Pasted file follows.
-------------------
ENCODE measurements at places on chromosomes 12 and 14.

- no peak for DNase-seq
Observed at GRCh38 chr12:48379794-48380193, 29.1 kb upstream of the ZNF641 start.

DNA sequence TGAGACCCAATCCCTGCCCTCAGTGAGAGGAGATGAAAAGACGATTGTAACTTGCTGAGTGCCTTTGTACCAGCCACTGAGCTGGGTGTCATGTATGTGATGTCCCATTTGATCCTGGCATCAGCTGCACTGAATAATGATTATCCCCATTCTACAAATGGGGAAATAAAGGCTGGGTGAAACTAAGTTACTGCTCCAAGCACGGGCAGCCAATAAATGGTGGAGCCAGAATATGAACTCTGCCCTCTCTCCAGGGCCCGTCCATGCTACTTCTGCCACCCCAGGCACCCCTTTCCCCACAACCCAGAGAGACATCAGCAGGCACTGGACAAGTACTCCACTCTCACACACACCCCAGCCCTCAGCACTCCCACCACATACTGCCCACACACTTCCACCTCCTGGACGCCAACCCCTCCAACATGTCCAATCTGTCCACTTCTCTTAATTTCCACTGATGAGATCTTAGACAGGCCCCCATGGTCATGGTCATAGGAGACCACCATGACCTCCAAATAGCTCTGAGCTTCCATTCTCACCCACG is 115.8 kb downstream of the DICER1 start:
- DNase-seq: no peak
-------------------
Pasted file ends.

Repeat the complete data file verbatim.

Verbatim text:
ENCODE measurements at places on chromosomes 12 and 14.

- no peak for DNase-seq
Observed at GRCh38 chr12:48379794-48380193, 29.1 kb upstream of the ZNF641 start.

DNA sequence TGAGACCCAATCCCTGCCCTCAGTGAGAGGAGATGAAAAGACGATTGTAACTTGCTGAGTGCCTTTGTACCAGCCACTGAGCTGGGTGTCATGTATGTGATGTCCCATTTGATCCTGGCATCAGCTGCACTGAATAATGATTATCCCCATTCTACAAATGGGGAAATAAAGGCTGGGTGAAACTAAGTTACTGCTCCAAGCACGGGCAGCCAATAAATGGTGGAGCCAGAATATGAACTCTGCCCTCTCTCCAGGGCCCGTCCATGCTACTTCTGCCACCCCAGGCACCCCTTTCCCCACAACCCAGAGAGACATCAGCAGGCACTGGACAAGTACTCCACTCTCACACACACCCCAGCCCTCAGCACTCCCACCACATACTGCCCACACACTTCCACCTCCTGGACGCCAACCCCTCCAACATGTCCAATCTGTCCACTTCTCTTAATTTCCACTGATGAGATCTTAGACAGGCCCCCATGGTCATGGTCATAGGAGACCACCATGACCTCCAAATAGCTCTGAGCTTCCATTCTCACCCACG is 115.8 kb downstream of the DICER1 start:
- DNase-seq: no peak